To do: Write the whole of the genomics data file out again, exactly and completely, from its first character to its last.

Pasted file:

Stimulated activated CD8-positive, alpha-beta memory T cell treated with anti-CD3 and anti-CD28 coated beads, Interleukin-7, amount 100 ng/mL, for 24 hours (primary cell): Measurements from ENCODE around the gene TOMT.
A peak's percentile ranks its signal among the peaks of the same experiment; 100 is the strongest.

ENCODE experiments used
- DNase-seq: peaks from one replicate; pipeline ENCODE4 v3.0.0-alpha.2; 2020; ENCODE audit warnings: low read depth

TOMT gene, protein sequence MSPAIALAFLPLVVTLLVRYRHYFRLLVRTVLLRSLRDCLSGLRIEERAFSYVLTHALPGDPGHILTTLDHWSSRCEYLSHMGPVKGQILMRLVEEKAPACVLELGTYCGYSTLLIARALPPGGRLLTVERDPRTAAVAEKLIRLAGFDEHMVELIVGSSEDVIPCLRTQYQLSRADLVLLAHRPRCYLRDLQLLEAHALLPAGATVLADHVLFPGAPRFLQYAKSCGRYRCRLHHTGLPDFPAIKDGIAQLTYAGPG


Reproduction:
Stimulated activated CD8-positive, alpha-beta memory T cell treated with anti-CD3 and anti-CD28 coated beads, Interleukin-7, amount 100 ng/mL, for 24 hours (primary cell): Measurements from ENCODE around the gene TOMT.
A peak's percentile ranks its signal among the peaks of the same experiment; 100 is the strongest.

ENCODE experiments used
- DNase-seq: peaks from one replicate; pipeline ENCODE4 v3.0.0-alpha.2; 2020; ENCODE audit warnings: low read depth

TOMT gene, protein sequence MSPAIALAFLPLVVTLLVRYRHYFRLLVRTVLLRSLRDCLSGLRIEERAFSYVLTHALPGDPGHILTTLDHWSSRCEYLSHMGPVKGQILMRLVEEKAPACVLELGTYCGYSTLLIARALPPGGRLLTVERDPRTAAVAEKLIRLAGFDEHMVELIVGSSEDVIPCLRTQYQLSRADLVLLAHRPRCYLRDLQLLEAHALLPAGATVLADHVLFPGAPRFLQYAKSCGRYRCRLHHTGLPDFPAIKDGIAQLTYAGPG